In addition, although a broader field of application is an advantage for the buyer, the recourse for error caused by fraud is not without difficulty.

According to the articles of the Civil Code of Québec :

Article 2803 CcQ: A person who wishes to assert a right must prove the facts which support their claim.

A person who claims that a right is void, has been modified or is extinguished must prove the facts on which their claim is based.

Thus, it is up to the buyer, the person claiming fraud, to “(…) demonstrate the existence of the error of which he was the victim, its determining character, the intention to deceive, and the fact that the fraud emanated from the contracting party or was known to him[9]“.

But again, in terms of evidence, “(t)he rule of preponderance of evidence applies in such matters and fraud may be proved by any means, including the testimony of the victim, without the need for corroboration[10]“.

Article 2804 CcQ: Evidence that makes the existence of a fact more probable than its non-existence is sufficient, unless the law requires more compelling evidence.

Although this route has some tedious aspects, it nevertheless offers the buyer who has accepted a clause exempting the seller from liability for latent defects the possibility of seeking either the nullity of the contract, damages, or a reduction of his obligation equivalent to the damages he would have been justified in claiming.


  1. Sellers defence

As for the seller’s defense, the best possible strategy would be to estab;ish the absence of characteristics that qualify a latent defect as postulated in article 1726 of the Civil Code of Quebec, such as:

  1. The fact that the defect in question was apparent
  2. That the purchasers were aware of the defect

iii.        That the defect was not present at the time the property was sold

  1. That the defect is not of substantial gravity
  2. The fact that the sale of the property was made without a legal warranty
  3. The buyer must act with prudence and diligence considering that the contract was made without legal warranty and at the buyer’s risk

This notion of prudent and diligent buyer was defined in a 1999[11] Superior Court decision in the following terms:

« L’acheteur prudent et diligent d’un immeuble procède à un examen visuel attentif et complet du bâtiment. Il est à l’affût d’indice[s] pouvant laisser soupçonner un vice. Si un doute sérieux se forme dans son esprit, il doit pousser plus loin sa recherche. D’une part, on ne peut exiger d’un acheteur prudent et diligent une connaissance particulière dans le domaine immobilier. D’autre part, on ne peut conclure au vice caché si le résultat d’un examen attentif aurait amené une personne prudente et diligente à s’interroger ou à soupçonner un problème. À partir de ce point, l’acheteur prudent et diligent doit prendre des mesures raisonnables, selon les circonstances, pour connaître l’état réel du bâtiment. Il ne saurait se replier sur son manque de connaissance si son examen lui permet de soupçonner une anomalie quelconque. »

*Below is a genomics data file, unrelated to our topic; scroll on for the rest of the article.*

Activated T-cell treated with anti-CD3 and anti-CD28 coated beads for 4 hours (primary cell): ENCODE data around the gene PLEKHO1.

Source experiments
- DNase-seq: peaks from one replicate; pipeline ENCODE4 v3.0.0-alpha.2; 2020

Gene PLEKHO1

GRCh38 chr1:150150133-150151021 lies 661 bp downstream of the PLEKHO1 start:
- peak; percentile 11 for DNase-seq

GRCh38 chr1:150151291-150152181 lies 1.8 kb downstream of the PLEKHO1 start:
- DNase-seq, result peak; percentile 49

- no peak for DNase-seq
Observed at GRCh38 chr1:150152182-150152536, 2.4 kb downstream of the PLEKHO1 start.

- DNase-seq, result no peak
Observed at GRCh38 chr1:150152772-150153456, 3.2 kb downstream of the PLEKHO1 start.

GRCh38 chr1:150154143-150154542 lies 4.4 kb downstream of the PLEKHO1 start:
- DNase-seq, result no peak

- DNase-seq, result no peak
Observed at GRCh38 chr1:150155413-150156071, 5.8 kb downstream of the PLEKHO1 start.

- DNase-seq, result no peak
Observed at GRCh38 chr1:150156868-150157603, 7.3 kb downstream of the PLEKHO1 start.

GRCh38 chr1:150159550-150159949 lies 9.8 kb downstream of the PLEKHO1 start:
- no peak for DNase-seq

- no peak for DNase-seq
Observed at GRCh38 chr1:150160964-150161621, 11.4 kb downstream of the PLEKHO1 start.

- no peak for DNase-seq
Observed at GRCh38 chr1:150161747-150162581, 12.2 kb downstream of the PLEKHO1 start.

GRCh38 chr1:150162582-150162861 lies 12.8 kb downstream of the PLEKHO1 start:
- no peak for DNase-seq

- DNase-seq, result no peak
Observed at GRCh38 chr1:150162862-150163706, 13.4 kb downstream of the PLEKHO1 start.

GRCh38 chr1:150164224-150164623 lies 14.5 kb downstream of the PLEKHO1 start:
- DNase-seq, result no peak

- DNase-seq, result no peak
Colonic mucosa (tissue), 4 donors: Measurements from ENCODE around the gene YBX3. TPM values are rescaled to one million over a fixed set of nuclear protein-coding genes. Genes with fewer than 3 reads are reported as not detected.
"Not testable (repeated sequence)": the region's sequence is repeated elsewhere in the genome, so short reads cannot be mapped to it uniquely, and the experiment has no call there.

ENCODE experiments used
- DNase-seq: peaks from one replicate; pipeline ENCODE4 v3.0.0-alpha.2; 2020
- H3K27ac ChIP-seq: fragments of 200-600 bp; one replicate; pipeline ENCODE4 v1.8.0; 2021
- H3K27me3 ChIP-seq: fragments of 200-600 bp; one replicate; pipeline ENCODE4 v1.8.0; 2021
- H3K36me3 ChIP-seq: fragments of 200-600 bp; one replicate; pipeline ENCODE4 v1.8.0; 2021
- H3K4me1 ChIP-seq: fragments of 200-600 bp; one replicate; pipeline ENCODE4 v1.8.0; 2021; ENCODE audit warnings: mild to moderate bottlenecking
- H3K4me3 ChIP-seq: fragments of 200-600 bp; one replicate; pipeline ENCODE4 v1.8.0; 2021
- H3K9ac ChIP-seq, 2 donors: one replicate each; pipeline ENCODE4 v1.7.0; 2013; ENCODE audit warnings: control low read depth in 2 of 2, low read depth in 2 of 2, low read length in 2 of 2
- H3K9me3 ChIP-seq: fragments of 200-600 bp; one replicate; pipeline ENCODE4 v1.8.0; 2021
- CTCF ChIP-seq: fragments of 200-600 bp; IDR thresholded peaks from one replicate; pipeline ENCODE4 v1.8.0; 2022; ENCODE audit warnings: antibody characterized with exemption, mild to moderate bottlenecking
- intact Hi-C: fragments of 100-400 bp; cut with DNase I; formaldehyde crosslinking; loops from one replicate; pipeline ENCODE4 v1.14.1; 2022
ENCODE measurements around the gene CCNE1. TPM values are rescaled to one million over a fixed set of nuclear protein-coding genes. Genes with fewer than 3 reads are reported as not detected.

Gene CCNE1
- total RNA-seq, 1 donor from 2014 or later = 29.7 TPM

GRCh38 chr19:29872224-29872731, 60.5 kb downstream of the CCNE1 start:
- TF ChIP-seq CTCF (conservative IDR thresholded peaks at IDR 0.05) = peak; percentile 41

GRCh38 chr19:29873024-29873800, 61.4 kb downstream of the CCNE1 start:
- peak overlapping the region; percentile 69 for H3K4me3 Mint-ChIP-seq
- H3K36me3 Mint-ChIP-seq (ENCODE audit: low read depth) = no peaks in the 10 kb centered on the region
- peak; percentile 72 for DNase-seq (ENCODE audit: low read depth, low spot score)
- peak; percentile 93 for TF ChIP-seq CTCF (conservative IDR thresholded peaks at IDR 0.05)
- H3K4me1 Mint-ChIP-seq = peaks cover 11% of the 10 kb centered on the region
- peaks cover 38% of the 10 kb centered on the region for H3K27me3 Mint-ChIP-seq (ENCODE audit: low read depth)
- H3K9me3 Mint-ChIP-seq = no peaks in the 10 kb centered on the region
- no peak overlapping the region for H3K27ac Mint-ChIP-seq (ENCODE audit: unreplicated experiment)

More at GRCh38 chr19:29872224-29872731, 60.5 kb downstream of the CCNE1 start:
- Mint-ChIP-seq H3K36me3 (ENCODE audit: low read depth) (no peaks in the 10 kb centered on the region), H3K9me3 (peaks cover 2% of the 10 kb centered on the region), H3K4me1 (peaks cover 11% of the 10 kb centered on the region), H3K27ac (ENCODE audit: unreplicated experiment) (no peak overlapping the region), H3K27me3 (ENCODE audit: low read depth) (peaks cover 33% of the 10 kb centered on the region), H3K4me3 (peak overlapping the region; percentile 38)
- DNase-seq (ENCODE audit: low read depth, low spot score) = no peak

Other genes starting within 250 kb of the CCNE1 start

This is a landmark decision in the field. Even after more than twenty years, this case still defines the concept of a prudent and diligent buyer and is regularly cited in current case law.

In terms of buyer behavior, it is necessary to make an interpretation along the following two lines:

1) an objective test of a reasonable purchaser placed in the same circumstances[12],

2) from a more subjective angle, which deals with the identity of the purchasers, their training, and their experience, insofar as these characteristics are relevant to the facts in the legal proceedings and dispute […][13] .


While the malleable nature of the concept allows the judge wide discretion, what we should understand by “reasonable purchaser” is someone who would act in a manner that would be considered reasonable from a societal perspective.

Thus, if the buyer did not act in a prudent and diligent manner, the seller could assert this defense.

  • Holding back information and the obligation to provide information;


Beyond the fraudulent maneuvers that imply an action on the part of the seller, as well as a lie, there is also what is called a negative fraud.

  1. Recourse for the buyer;

As indicated by article 1401 paragraph 2 of the Civil Code of Quebec “Fraud may result from silence or reticence”. This means not only that dishonest statements can constitute fraud, but also that withholding information that would have affected the buyer’s decision is sanctioned by the Civil Code of Quebec. As Jeffrey Edwards points out:

« Les tribunaux ont souvent reconnu que le vendeur connaissant un fait important qui pourrait influencer la décision de l’acheteur de contracter ou les conditions auxquels l’acheteur accepterait de contracter, et sachant pertinemment que l’acheteur ignore ce fait, doit le dénoncer à l’acheteur avant la vente : faire autrement constituerait un dol négatif[14] »